If you’re in my address book you receive each year an ‘Xmas Image’, chosen to reflect some important aspect of the year just passed.  Strange, then, that this year’s image is a photograph taken exactly 50 years ago – in fact on Christmas Eve 1968.

I believe it might well be the most influential photograph ever taken.  But why such a powerful impact?

Part of the answer is in its historical moment.  1968 was the year of the Tet Offensive in the Vietnam war – and the realisation that despite its military might America was actually losing to local fighters with few resources; it was the year of the Prague Spring, when the people of Czechoslovakia asserted their human rights against the military might of the old Soviet Union; and in western Europe too student and worker protests brought France to the brink of revolution (the president was evacuated by helicopter from Paris to a French army base in Germany).  It was a time of turmoil – but also of tremendous optimism and hope that people acting together could really change the world for the better.

Globalisation, politics and social enterprise

In a world where globalisation has re-aligned political affiliations, and invigorated right-wing parties with the injection of populism and nationalism, what insight can the global social enterprise movement offer?

A recent Guardian editorial traced the origins of the UK’s brexit crisis to ‘the disruptive form of globalisation promoted by Tories and New Labour that eviscerated habits of life, work and family’.  This kind of globalisation transformed politics, the argument goes, from a class-based party system, in which Labour drew support from the poor and poorly educated, to today’s electorate in which it is actually educated and younger voters that support Labour, while the old and rich back the Tories – the disputed votes now being precisely 'the poor and poorply educated', those ‘left behind’ by the disruptive impact of globalisation.

Britain’s Fat Fight: the ‘elephant in the room’ (no pun intended)...

Hugh's Letter

Hugh Fearnley-Whittingstall’s recent television series made some good points, and his continuing campaign to restrict junk food marketing, etc, should be supported, but I don’t think he quite gets to the heart of the problem.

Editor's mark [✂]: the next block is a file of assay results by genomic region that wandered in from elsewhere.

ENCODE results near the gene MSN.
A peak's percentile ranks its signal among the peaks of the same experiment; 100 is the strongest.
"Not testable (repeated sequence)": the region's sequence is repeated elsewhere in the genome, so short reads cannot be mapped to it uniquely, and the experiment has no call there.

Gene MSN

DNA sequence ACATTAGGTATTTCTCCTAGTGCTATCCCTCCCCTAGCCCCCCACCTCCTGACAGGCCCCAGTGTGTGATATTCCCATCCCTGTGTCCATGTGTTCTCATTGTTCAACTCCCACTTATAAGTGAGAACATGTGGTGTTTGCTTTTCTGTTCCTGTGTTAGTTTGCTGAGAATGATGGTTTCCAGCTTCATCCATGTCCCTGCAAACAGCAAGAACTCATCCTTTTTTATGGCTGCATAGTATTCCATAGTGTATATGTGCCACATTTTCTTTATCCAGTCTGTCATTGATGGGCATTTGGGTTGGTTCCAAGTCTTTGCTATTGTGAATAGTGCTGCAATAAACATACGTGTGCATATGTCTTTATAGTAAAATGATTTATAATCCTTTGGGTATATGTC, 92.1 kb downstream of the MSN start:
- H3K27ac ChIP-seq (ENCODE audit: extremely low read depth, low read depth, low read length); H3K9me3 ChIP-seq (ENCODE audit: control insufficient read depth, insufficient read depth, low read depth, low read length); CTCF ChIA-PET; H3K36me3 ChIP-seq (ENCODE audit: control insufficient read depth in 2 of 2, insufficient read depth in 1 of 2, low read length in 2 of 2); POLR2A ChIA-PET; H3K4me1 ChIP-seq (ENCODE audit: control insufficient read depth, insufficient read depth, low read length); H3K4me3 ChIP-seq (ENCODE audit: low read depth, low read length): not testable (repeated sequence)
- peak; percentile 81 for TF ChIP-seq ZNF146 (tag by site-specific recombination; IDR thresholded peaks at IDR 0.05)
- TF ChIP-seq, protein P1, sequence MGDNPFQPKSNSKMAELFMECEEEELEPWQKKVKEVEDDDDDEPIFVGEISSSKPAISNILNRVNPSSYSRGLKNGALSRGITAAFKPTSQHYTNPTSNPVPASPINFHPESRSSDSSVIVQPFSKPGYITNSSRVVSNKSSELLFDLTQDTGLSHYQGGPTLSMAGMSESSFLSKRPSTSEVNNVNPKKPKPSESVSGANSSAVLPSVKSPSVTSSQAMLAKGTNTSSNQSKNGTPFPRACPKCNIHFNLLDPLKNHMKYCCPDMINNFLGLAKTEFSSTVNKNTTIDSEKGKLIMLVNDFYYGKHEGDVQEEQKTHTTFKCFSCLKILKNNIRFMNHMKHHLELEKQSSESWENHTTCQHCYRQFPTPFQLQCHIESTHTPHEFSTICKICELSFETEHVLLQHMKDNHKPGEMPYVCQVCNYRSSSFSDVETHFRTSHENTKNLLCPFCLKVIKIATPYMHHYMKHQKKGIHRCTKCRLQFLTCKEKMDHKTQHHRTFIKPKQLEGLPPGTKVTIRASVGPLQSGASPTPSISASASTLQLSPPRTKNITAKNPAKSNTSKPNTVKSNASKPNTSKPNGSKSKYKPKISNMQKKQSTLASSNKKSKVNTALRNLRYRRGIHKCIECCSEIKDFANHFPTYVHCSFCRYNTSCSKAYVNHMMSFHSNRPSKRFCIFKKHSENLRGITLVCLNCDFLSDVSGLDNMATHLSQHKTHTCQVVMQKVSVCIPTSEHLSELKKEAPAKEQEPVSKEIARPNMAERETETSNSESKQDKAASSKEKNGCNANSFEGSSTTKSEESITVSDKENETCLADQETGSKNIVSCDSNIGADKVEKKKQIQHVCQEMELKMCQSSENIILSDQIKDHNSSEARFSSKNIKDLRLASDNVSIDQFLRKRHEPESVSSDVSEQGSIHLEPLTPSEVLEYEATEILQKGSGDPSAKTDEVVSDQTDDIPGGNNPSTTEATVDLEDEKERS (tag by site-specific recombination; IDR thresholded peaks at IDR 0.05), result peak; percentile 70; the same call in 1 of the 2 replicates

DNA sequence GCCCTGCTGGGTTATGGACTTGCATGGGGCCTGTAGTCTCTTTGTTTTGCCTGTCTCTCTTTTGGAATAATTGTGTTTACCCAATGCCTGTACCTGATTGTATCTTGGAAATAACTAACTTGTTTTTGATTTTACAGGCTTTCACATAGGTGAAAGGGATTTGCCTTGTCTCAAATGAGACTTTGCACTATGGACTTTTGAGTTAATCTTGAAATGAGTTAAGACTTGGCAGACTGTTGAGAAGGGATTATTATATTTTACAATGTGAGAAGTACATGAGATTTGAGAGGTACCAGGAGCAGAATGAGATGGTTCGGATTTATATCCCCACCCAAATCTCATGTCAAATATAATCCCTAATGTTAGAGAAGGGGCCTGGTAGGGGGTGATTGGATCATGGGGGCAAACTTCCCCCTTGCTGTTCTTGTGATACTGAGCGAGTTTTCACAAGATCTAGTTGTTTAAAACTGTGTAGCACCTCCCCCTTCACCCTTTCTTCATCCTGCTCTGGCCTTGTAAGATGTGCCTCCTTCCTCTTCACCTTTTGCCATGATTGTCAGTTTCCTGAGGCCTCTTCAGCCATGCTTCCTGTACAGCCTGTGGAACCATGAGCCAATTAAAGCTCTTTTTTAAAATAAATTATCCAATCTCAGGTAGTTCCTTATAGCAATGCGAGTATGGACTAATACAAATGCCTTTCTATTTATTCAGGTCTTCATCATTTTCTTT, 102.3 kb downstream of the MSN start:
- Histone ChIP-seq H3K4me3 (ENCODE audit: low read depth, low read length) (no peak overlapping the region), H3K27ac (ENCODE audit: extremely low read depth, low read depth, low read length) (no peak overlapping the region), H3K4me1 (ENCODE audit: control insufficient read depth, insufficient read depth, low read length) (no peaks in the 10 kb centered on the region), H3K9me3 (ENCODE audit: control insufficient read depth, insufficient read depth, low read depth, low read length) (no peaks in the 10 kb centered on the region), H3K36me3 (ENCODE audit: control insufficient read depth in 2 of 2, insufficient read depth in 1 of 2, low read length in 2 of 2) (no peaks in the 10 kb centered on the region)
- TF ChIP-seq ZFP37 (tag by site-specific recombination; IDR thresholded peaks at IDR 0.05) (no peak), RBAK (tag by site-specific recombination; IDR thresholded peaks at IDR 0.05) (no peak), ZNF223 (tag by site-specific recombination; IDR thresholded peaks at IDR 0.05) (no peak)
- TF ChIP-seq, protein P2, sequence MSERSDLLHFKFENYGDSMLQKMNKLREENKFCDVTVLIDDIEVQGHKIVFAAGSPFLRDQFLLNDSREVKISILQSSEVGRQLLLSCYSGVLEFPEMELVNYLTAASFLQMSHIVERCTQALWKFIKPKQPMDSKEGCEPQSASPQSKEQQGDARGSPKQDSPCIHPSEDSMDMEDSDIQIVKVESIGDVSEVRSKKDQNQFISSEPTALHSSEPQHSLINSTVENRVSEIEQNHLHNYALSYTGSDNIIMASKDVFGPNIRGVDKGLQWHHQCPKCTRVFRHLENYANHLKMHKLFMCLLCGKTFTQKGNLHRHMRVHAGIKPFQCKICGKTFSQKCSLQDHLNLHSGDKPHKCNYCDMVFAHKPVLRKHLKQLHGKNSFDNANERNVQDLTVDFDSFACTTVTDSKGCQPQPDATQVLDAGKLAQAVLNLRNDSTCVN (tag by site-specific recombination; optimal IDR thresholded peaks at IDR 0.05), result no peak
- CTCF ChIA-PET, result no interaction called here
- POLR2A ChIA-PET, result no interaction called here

The ‘elephant in the room’ is not really the fact that we eat a lot of food that ruins our health – it’s that we live in an economic system that is fundamentally based on getting us to consume more and more of anything and everything – regardless of our well-being, or that of our natural environment, or anything except extracting the maximum profit.

Why does the food industry put junk like huge doses of sugar in our food?  For 2 reasons:

1. It’s cheap – so they make more profit;

2. It makes other cheap ingredients taste better – so we buy it – and they make more profit.

Happy Xmas!

Those who have known me for some years will recall that each Xmas I send an image which reflects both the past year and something of the Xmas spirit.

Bringing these together in the year Trump took office in America, the UK started the 'brexit' procedure, and Europe continued to struggle with refugees, there seemed only one theme that would do: the common humanity and shared values of all peoples.

I thought first of the many sculptures commemorating the children saved from fascism before the war, such as Frank Meisler's 'Kindertransport' sculpture at London's Liverpool Street Station; but on reflection I have chosen a slightly more artistically challenging sculpture for this year's Xmas Image, by Moroccan-French-Italian artist Bruno Catalano.

Catalano has described his 'Voyageurs' - naturalistic figures with large parts of their bodies missing - as 'world citizens', and he has linked them with his own experience of emigrating from Morocco to France as a child, then working as a sailor...